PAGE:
World Jewish Relief: It’s our duty to act on Syria
A Syrian child and refugee (Photo: MaximilianV)
A UK-based Jewish charity has launched an appeal to help tens of thousands of civilians affected by the civil war in Syria.
The fundraising drive by World Jewish Relief (WJR) makes the charity the latest in a growing number of Jewish organisations around the world seeking to assist the innocent victims of the war.
WJR will help Save the Children UK provide medical supplies, housing and food to around 70,000 Syrian children living in Za’atari refugee camp in Jordan. There are an estimated 130,000 Syrian refugees in Za’atari, 54 per cent of whom are under the age of 18.
The chief executive of WJR, Paul Anticoni, said: “In keeping with the Jewish imperative of tikkun olam, we are once again calling on our generous community to help us assist people in desperate need.
“Currently Syria is experiencing the largest refugee crisis in the world and, as a community, we must extend our support wherever there is extreme need.”
Mr Anticoni recognised the political issues that surround the appeal but insisted that “we have a moral obligation to act. British Jewry has always been very generous in its concern and now recognises the unquestionable need over the political complexity of the crisis.”
Ronen Shoval, the chairman of Im Tirtzu, a Zionist movement based in Israel, said: “The civilised Western world has a moral duty to take action. A crying baby is a crying baby. It doesn’t matter if it’s Muslim, Christian or Jewish. People who say otherwise — there’s something missing in their heart.”
Mr Anticoni was keen to stress that WJR’s appeal “will not take away from our efforts to Jewish communities around the world — particularly in the Soviet Union. Our core work continues and this in an additional appeal.”
The WJR appeal follows an announcement last month by the Joint Distribution Committee (JDC), the New York-based Jewish humanitarian assistance organisation, that it was heading up a coalition of groups to finance welfare programmes for Syrian children.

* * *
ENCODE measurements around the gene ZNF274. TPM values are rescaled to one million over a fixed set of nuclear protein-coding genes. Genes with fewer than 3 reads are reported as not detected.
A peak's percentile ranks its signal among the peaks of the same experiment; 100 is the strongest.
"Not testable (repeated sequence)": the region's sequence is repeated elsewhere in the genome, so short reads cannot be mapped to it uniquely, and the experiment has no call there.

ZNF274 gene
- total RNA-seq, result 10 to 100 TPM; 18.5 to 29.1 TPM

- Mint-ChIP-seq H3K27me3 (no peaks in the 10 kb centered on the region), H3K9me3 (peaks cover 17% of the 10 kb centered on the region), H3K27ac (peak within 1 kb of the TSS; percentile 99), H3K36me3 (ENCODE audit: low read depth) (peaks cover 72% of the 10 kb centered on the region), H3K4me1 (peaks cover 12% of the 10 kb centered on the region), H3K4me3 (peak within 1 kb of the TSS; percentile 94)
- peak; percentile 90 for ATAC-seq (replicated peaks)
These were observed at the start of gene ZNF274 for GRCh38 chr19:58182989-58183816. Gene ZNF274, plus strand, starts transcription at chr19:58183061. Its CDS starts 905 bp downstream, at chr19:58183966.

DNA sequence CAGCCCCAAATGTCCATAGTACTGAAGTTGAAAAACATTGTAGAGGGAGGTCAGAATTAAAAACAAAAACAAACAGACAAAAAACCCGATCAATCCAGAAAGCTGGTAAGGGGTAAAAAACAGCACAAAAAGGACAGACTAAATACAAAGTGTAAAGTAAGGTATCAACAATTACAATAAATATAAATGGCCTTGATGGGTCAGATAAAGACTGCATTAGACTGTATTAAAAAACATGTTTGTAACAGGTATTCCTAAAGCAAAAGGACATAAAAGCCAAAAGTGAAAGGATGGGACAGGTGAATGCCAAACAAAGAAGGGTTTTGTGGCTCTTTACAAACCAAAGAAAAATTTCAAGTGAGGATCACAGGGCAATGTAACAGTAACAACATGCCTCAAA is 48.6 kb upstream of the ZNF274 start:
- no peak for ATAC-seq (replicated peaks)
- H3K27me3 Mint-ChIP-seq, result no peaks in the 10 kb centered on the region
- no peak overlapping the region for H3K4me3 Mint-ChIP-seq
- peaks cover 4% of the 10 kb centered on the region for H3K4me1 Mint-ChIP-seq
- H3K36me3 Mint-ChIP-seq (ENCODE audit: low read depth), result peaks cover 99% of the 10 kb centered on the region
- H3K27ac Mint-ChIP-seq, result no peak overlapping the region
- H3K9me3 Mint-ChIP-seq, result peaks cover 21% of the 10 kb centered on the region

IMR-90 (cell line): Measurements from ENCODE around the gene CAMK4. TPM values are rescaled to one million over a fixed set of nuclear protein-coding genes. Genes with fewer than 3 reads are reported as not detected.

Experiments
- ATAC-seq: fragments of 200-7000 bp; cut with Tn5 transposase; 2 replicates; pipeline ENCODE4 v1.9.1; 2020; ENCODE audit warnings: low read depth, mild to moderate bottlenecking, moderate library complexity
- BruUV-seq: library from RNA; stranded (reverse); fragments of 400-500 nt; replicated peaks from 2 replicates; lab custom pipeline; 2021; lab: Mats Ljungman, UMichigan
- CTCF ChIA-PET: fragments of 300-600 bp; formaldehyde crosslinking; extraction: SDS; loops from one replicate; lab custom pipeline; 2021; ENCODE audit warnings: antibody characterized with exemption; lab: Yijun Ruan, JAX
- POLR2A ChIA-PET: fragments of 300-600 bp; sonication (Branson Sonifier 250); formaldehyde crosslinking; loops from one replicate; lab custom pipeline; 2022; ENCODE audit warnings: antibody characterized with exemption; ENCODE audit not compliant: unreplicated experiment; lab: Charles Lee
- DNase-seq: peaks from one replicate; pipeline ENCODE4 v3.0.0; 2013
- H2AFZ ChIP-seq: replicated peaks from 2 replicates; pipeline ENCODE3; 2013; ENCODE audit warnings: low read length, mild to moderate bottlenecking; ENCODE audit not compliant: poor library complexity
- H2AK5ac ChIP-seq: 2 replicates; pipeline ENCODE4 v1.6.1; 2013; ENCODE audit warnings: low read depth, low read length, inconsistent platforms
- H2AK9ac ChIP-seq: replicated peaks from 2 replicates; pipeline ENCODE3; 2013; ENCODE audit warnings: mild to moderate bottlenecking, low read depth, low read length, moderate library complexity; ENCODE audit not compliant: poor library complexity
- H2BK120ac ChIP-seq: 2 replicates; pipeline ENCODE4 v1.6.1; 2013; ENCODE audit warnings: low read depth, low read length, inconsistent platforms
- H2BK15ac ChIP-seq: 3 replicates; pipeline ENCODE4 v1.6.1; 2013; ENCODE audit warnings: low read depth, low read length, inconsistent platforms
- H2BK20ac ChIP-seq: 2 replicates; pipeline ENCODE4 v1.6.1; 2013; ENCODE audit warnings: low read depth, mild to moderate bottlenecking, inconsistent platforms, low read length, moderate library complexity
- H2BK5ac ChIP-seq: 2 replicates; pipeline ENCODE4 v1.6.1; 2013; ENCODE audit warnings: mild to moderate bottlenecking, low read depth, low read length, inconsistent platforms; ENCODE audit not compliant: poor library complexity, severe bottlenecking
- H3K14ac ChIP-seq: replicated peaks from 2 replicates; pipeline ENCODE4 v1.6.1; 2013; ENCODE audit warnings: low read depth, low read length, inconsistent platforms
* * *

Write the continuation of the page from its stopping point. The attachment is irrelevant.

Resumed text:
The coalition, the Jewish Coalition for Disaster Relief, is giving WJR £10,000 to help fund its mission via one of its sub-groups, the Jewish Coalition for Syrian Refugees.
Israeli institutions and charities have also been heavily involved in the relief effort.
One Israeli NGO – which prefers not to be named for security reasons – has been quietly smuggling food, medicine and emergency workers across the border into Syria for the past 18 months.
The CEO of the charity, which has taken some 300,000 meals, five ambulances and 700 tons of aid into Syria via a secret route, said that when one injured Syrian man discovered that an Israeli had come to assist him, he exclaimed, through tears: “We knew the whole time those who would come to us would be Jews — what took so long?”
IsrAID, the largest international Israeli humanitarian assistance organisation, is also distributing aid and food to Syrians, at a refugee camp near the town of Mafraq in Jordan.
Meanwhile, Israeli hospitals near the Syrian border have been treating civilians – and even some rebel fighters – wounded in nearby battles.
Doctors in the Ziv Medical Centre in Safed, for example, have devoted extensive resources to accommodate the complicated and delicate injuries sustained by Syrians who managed to get to Israel.
The WJR is currently in talks with Israeli partners to extend support to other refugee camps in Jordan.
More than two million Syrian refugees have fled to neighbouring countries as a result of the war. Mr Anticoni said: “Unlike other contexts where refugees remove themselves from a situation and then return – here there is little chance of rapid return. It’s a long term crisis.”